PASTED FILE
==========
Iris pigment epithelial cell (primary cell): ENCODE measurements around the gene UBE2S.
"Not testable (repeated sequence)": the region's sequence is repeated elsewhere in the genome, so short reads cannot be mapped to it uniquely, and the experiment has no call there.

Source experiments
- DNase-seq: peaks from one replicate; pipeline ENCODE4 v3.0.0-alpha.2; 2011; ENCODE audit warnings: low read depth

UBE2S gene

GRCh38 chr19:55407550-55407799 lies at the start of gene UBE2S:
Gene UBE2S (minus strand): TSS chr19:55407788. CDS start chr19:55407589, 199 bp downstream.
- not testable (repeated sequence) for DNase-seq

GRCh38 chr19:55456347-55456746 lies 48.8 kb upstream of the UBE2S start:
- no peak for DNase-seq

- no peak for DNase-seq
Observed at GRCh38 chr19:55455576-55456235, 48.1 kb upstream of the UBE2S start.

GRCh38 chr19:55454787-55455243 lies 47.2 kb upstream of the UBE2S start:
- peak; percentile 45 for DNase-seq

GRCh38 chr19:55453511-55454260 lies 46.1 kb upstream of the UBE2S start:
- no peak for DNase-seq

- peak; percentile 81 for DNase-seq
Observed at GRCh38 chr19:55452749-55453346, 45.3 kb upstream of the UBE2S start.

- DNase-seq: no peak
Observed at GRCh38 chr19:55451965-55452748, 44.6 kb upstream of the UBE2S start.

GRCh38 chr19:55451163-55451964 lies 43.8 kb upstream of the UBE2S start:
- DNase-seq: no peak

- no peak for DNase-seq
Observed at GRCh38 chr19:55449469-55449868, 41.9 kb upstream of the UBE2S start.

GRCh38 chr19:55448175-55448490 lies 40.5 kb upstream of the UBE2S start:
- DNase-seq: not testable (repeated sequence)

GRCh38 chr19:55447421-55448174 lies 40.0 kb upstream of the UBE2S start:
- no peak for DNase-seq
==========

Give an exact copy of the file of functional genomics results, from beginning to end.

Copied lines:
Iris pigment epithelial cell (primary cell): ENCODE measurements around the gene UBE2S.
"Not testable (repeated sequence)": the region's sequence is repeated elsewhere in the genome, so short reads cannot be mapped to it uniquely, and the experiment has no call there.

Source experiments
- DNase-seq: peaks from one replicate; pipeline ENCODE4 v3.0.0-alpha.2; 2011; ENCODE audit warnings: low read depth

UBE2S gene

GRCh38 chr19:55407550-55407799 lies at the start of gene UBE2S:
Gene UBE2S (minus strand): TSS chr19:55407788. CDS start chr19:55407589, 199 bp downstream.
- not testable (repeated sequence) for DNase-seq

GRCh38 chr19:55456347-55456746 lies 48.8 kb upstream of the UBE2S start:
- no peak for DNase-seq

- no peak for DNase-seq
Observed at GRCh38 chr19:55455576-55456235, 48.1 kb upstream of the UBE2S start.

GRCh38 chr19:55454787-55455243 lies 47.2 kb upstream of the UBE2S start:
- peak; percentile 45 for DNase-seq

GRCh38 chr19:55453511-55454260 lies 46.1 kb upstream of the UBE2S start:
- no peak for DNase-seq

- peak; percentile 81 for DNase-seq
Observed at GRCh38 chr19:55452749-55453346, 45.3 kb upstream of the UBE2S start.

- DNase-seq: no peak
Observed at GRCh38 chr19:55451965-55452748, 44.6 kb upstream of the UBE2S start.

GRCh38 chr19:55451163-55451964 lies 43.8 kb upstream of the UBE2S start:
- DNase-seq: no peak

- no peak for DNase-seq
Observed at GRCh38 chr19:55449469-55449868, 41.9 kb upstream of the UBE2S start.

GRCh38 chr19:55448175-55448490 lies 40.5 kb upstream of the UBE2S start:
- DNase-seq: not testable (repeated sequence)

GRCh38 chr19:55447421-55448174 lies 40.0 kb upstream of the UBE2S start:
- no peak for DNase-seq